Make it Furever
My name is Bo and I am a homeless cat here at Second Chance waiting to be adopted. Animal welfare folks like to refer to adoptive homes as forever homes, but I for one know there certainly is no guarantee of that, having come from a home I thought would be forever. So I have a few things to say on all this so listen up.
The Second Chance staff do a fabulous job during the “adoption interview” in an attempt to properly match us to the right family. For instance, they educate adopters that if they are gone from home for long stretches of time and like to come home and plop on the couch that a young Lab puppy may be a bad idea for them but an elderly cat may be a better fit.
Despite these attempts I do see pets, who thought they were going into the “happily ever after” when they left the shelter with their new family in tow, return dejected and defeated. Sometimes it is soon after the adoption while other times it is months or even years later. (Fortunately Second Chance does have a policy that if for any reason the adopter is no longer able to care for their adopted pet that they are to be returned so that another home can be secured for that pet.)
Reasons for returns vary, from pet behavioral issues to changes in circumstances in the lives of the adopters, but often they can result from adopter’s expectations being set too high. If you think “being relinquished” does not emotionally impact us, well, you are wrong.
How do you prevent a failed adoption? Most important is to recognize that there will always be an adjustment period – for pet and family – and that this time period will vary depending upon the pet’s history and the household environment. Allowing adoptees time to adapt to new environments, routines, family members etc. is critical to this “honeymoon” phase.
With this in mind my staff here offer supportive services to pet parents whether they have adopted from Second Chance or not. If you have concerns or issues with your pets that you are unsure how to manage, or are beginning to think that you are losing patience with and considering relinquishing your pet – please call – the sooner the better.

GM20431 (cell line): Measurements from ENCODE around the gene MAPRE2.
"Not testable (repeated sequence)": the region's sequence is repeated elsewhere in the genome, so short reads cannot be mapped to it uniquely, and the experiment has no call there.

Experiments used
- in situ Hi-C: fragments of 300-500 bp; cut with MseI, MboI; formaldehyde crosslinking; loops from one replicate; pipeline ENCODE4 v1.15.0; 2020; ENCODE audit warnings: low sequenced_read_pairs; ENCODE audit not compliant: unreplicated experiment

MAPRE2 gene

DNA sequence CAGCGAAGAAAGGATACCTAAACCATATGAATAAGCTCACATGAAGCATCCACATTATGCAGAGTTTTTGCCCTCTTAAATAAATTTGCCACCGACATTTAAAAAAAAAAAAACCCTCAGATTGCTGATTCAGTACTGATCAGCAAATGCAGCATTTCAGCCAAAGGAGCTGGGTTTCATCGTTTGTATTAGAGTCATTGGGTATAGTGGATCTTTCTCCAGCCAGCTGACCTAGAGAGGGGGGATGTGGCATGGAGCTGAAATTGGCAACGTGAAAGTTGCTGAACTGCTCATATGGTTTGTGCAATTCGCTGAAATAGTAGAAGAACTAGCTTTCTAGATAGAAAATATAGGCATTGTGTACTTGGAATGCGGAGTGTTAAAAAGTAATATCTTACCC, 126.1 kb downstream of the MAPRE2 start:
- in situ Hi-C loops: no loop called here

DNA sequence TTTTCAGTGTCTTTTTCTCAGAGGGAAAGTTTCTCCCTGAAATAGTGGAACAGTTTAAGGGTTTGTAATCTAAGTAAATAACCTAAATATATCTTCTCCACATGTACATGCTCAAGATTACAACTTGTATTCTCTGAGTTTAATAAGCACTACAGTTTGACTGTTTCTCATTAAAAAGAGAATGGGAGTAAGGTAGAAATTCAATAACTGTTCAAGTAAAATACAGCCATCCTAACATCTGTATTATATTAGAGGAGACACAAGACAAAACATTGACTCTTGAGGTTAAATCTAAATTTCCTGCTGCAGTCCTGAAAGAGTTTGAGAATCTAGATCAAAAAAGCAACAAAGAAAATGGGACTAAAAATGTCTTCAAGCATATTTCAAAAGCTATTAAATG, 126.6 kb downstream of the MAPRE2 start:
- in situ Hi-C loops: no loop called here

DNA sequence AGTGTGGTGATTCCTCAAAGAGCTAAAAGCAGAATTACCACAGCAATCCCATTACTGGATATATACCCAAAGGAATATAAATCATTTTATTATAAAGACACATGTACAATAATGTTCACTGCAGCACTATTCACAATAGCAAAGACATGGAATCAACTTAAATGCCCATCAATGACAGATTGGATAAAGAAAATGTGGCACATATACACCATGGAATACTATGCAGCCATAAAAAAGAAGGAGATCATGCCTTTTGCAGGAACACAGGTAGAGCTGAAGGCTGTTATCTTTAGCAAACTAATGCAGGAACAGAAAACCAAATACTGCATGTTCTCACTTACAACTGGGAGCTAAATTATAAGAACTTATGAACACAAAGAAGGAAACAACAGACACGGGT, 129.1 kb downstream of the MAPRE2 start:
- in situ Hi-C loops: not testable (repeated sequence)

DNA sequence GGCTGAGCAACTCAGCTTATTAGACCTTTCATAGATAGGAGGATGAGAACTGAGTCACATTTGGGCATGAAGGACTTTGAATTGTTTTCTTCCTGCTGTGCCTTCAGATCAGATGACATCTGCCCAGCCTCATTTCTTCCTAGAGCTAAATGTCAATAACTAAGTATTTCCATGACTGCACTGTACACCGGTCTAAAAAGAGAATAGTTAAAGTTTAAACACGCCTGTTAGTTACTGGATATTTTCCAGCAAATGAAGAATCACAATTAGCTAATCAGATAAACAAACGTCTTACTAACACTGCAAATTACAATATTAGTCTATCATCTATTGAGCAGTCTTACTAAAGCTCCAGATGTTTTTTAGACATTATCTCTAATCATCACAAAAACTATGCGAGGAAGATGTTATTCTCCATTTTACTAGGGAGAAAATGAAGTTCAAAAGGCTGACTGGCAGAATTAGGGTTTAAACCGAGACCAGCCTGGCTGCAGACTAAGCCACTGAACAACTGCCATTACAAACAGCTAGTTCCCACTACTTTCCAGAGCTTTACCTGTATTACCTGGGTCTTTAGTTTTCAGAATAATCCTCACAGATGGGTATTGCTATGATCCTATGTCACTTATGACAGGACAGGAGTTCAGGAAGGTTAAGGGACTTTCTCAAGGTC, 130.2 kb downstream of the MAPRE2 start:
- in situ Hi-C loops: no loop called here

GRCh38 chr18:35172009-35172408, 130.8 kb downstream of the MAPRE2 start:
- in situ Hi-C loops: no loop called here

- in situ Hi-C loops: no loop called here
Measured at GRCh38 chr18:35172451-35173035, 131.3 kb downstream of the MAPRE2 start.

My staff can assist you through general behavioral techniques or through referrals to additional resources such as Second Chance’s behavioral training courses. I urge you to not ignore issues of concern until the point when it is no longer feasible to address them. Prevention does work if applied in a timely manner.
Pets are family members. Typically if someone in your family is acting out it is often in response to something that can be corrected, avoiding it only escalates the situation. Making a lifetime commitment means working with your new pet through unexpected challenges. Of course there are always circumstances beyond our control – that will be addressed in next week’s Pet Column.
More about me you ask? Well I am a 7 year-young feline with absolutely elegant fur. I love to be loved so would be my best self as the only cat in the home. I am the largest cat in the shelter and thus the only cat you’ll need. I am a good conversationalist and very social dude. Consider me to brighten your Holidays!
Second Chance Humane Society Animal Resource Center and Thrift Shops service San Miguel, Ouray & Montrose Counties. Call the SCHS Helpline at 626-2273 to report a lost pet, learn about adopting a homeless pet, or about the SCHS Spay/Neuter, Volunteer, Feral Cat, or other Programs. View our shelter pets and services online: www.adoptmountainpets.org.